La Tomatina tomato fight in Buñol near Valencia happens every year on the last Wednesday in August though the partying starts earlier in the week. The highlight of the festival is the tomato fight which takes place between 11am and 1pm on that day. The Tomatina is only one of the celebration of a week long festival with musical bands, fireworks, food, and over all fun. This is a war were there are expected to be no winners, but where all have fun. The festivities begin in the week leading up to La Tomatina with a celebration of the towns' Patron Saint. Fireworks light the heavy summer sky while street parties warm up at ground level. Rose wine flows and the hefty scent of wood fired paella fills the air. But the majority of revelers are here for one thing and one thing alone - the chance to run amok with 90,000 pounds of gooey, squishy fruit - the rest is just a bonus. The standard uniform is an old T-shirt, old shorts and eye goggles. Nearly 140 tons of tomatoes are trucked in from around the countryside and the argy-bargy begins with the firing of a rocket.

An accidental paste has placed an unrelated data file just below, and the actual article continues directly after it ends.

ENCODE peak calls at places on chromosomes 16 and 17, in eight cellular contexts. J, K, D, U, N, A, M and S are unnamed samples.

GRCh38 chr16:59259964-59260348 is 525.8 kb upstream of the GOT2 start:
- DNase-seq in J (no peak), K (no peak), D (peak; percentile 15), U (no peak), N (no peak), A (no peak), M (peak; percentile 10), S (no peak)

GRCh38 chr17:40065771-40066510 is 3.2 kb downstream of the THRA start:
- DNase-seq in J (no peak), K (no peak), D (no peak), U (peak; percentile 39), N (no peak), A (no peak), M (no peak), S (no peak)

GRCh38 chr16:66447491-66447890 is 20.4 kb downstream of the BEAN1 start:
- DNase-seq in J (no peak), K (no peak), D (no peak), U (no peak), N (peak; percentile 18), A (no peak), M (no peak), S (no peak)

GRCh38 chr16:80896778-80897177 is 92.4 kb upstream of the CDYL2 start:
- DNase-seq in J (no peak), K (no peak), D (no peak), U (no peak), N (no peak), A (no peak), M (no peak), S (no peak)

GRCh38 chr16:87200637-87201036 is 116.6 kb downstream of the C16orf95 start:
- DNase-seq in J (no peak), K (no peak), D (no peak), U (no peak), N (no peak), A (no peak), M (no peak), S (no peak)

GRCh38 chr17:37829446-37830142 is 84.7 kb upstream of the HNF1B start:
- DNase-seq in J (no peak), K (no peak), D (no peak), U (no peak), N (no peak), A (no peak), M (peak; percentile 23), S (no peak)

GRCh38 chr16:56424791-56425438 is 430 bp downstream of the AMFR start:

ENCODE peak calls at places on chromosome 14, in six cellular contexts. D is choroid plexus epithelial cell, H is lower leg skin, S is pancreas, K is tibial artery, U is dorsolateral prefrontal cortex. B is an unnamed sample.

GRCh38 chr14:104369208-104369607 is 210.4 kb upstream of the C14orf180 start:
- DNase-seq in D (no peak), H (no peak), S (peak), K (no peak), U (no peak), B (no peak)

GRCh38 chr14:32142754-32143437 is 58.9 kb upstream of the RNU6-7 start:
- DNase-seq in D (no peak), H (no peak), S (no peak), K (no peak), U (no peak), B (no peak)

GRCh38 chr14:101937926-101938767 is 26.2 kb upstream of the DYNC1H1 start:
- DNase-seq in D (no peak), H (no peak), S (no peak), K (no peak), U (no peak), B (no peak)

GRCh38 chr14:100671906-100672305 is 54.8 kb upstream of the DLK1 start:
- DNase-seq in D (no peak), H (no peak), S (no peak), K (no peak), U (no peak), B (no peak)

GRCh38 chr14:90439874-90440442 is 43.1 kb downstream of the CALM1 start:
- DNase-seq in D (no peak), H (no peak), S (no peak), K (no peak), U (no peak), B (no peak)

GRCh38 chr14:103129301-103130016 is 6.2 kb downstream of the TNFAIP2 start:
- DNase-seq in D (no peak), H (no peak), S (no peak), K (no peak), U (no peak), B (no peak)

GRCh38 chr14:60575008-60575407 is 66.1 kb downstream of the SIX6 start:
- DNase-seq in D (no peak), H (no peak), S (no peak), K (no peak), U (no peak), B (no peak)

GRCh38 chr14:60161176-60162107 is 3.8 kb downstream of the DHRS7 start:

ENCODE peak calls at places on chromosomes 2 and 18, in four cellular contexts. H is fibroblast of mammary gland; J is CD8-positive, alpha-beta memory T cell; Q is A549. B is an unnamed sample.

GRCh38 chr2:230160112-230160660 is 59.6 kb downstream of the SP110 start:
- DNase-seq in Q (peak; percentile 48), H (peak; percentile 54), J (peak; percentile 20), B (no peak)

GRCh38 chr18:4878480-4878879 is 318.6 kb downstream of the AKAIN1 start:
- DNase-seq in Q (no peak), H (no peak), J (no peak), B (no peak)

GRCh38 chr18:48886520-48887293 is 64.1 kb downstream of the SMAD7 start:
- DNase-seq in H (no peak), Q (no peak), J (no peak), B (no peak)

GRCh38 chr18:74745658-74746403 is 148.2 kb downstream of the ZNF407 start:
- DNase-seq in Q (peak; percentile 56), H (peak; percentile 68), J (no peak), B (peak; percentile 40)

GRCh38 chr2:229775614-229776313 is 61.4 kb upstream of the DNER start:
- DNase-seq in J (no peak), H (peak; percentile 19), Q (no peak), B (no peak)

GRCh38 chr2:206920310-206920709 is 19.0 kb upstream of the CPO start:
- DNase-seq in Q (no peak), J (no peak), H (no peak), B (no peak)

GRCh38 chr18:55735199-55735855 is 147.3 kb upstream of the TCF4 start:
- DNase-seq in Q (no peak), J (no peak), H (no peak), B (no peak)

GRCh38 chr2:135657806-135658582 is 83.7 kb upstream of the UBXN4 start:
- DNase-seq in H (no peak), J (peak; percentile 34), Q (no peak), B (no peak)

The Battle of Oranges
The annual Battle of Oranges in Ivrea, Italy, is a tradition that dates back to the Middle Ages when feudal Lords would hand out beans to the poor who would throw them back as a gesture of disrespect.